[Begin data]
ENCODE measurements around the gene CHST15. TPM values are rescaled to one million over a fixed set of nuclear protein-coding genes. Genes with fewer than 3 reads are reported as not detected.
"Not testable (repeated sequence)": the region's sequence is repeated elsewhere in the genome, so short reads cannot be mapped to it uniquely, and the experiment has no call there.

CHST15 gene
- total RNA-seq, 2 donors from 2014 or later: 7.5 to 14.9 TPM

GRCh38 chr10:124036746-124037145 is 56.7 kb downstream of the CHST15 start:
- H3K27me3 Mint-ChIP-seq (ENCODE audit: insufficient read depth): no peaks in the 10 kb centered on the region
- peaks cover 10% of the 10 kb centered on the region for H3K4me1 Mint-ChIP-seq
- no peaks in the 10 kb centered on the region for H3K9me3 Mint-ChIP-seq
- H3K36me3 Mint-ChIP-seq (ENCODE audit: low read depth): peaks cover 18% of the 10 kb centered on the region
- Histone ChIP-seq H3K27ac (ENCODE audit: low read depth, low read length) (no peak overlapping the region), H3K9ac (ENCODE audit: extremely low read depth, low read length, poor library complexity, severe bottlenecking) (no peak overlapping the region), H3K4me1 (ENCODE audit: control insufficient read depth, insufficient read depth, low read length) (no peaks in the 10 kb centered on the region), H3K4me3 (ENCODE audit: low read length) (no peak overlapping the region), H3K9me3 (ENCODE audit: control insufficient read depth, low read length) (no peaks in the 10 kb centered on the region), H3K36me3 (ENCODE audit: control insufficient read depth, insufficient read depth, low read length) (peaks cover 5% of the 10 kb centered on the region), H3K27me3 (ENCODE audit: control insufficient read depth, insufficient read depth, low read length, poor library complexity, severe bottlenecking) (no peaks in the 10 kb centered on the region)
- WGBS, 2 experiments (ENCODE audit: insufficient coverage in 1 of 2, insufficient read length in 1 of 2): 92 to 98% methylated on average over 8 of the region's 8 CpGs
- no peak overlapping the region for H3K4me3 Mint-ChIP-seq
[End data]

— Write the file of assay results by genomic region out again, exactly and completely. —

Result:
ENCODE measurements around the gene CHST15. TPM values are rescaled to one million over a fixed set of nuclear protein-coding genes. Genes with fewer than 3 reads are reported as not detected.
"Not testable (repeated sequence)": the region's sequence is repeated elsewhere in the genome, so short reads cannot be mapped to it uniquely, and the experiment has no call there.

CHST15 gene
- total RNA-seq, 2 donors from 2014 or later: 7.5 to 14.9 TPM

GRCh38 chr10:124036746-124037145 is 56.7 kb downstream of the CHST15 start:
- H3K27me3 Mint-ChIP-seq (ENCODE audit: insufficient read depth): no peaks in the 10 kb centered on the region
- peaks cover 10% of the 10 kb centered on the region for H3K4me1 Mint-ChIP-seq
- no peaks in the 10 kb centered on the region for H3K9me3 Mint-ChIP-seq
- H3K36me3 Mint-ChIP-seq (ENCODE audit: low read depth): peaks cover 18% of the 10 kb centered on the region
- Histone ChIP-seq H3K27ac (ENCODE audit: low read depth, low read length) (no peak overlapping the region), H3K9ac (ENCODE audit: extremely low read depth, low read length, poor library complexity, severe bottlenecking) (no peak overlapping the region), H3K4me1 (ENCODE audit: control insufficient read depth, insufficient read depth, low read length) (no peaks in the 10 kb centered on the region), H3K4me3 (ENCODE audit: low read length) (no peak overlapping the region), H3K9me3 (ENCODE audit: control insufficient read depth, low read length) (no peaks in the 10 kb centered on the region), H3K36me3 (ENCODE audit: control insufficient read depth, insufficient read depth, low read length) (peaks cover 5% of the 10 kb centered on the region), H3K27me3 (ENCODE audit: control insufficient read depth, insufficient read depth, low read length, poor library complexity, severe bottlenecking) (no peaks in the 10 kb centered on the region)
- WGBS, 2 experiments (ENCODE audit: insufficient coverage in 1 of 2, insufficient read length in 1 of 2): 92 to 98% methylated on average over 8 of the region's 8 CpGs
- no peak overlapping the region for H3K4me3 Mint-ChIP-seq